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House Passes Resolution Creating Select Committee into Capitol Riot

The House approved a resolution Wednesday to create a select committee into the Jan. 6 attack on the Capitol weeks after Senate Republicans killed a bipartisan commission into it.

The bill authorizes House Speaker Nancy Pelosi to select eight members and House Minority Leader Kevin McCarthy to select five in consultation with her. It passed 222 to 190, with two Republicans joining all Democrats in voting in favor.

Though the bill passed with bipartisan support, it was significantly less than the 35 House Republicans who voted for the bipartisan commission in May. House Republican leadership came out against the bill Tuesday, urging its caucus to vote no on the grounds that it would “pursue a partisan agenda and politicize the Jan. 6 attack.”

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Commentary: Big Tech Only Has Itself to Blame for Republican Rethinking of Antitrust

Smartphone with display of social media apps

There are few, if any, political issues that now generate the breadth and intensity of bipartisan backlash as does the rise of Big Tech.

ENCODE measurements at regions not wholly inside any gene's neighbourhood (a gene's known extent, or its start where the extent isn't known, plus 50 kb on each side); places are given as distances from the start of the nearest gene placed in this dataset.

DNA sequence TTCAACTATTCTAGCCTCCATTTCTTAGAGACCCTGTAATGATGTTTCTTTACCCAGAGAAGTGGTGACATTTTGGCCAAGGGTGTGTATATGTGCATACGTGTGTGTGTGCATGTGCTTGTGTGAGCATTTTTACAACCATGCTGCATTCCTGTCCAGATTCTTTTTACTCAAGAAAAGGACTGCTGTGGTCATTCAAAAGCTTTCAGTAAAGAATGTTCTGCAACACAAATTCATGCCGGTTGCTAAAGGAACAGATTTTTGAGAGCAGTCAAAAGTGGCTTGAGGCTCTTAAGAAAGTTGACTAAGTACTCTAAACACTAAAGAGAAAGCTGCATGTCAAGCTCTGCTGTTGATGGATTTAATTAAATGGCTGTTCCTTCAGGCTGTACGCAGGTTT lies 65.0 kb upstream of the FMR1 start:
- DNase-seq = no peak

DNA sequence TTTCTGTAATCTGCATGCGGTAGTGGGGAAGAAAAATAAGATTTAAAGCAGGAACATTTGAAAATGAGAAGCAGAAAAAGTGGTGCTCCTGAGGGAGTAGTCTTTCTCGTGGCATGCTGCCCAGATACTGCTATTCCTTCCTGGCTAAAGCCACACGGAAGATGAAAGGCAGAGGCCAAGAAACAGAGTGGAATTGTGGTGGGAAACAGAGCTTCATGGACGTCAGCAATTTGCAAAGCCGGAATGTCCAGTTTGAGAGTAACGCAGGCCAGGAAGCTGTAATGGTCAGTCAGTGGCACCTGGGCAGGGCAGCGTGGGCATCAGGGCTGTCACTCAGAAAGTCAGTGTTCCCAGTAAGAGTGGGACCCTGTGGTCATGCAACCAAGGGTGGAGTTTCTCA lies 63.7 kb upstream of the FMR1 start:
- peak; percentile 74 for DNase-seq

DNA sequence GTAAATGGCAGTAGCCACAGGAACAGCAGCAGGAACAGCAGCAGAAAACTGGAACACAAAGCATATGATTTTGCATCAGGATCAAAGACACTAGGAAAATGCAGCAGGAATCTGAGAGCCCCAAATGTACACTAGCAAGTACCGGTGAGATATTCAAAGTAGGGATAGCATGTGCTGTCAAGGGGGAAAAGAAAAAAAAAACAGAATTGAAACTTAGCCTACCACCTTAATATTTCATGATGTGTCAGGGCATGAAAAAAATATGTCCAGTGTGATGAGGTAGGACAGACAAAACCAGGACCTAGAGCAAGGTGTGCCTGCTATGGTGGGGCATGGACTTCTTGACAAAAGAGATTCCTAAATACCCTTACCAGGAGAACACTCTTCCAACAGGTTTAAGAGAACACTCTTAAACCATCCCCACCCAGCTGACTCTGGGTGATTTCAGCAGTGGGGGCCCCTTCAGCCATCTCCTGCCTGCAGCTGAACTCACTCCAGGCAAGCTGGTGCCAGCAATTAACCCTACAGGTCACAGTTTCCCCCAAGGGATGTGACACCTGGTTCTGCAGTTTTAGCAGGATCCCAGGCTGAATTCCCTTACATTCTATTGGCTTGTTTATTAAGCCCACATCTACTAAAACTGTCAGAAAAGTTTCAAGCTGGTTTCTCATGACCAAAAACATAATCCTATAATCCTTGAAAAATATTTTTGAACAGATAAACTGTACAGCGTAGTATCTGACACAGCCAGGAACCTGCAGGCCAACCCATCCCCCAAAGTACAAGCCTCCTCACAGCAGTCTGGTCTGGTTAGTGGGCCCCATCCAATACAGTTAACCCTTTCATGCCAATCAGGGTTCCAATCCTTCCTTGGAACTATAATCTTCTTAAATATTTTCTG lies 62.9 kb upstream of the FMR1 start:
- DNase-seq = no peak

During Donald Trump’s presidency, the major parties largely diverged on their specific grievances against the woke Silicon Valley monopolists who serve as gatekeepers for America’s 21st-century public square. Republicans, by and large, focused on censorship of conservative online speech. Democrats, by contrast, tended to focus on economic concentration; the five American corporations with the largest market caps, for example, are tech behemoths Apple, Microsoft, Amazon, Google Alphabet, and Facebook. This divergence has stymied efforts to rein in the Big Tech oligarchy on issues such as Section 230, the 1990s-era provision permitting platforms to engage in publisher-like content-moderation decisions without being legally treated as publishers.

Conservatives still have myriad concerns with Big Tech’s noxious brew of speech suppressions, shadow bans, and unaccountable deplatformings. Those concerns are both legitimate and justified by Big Tech’s ever-expanding list of misdeeds. But there is an emerging sea change in the way conservatives conceptualize the relationship between Big Tech’s unfettered content-moderation leeway and the sheer economic clout wielded by the relevant corporate actors.

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Senate Unanimously Passes Bill Making Juneteenth a Federal Holiday

Juneteenth Plaque

The Senate unanimously passed legislation Tuesday making Juneteenth a federal holiday.

Juneteenth, already celebrated in the majority of states on June 19, commemorates the official end of slavery in Confederate states on that day in 1865. Though President Abraham Lincoln issued the Emancipation Proclamation on Jan. 1, 1863, hundreds of thousands of slaves did not learn of their freedom until after the end of the Civil War.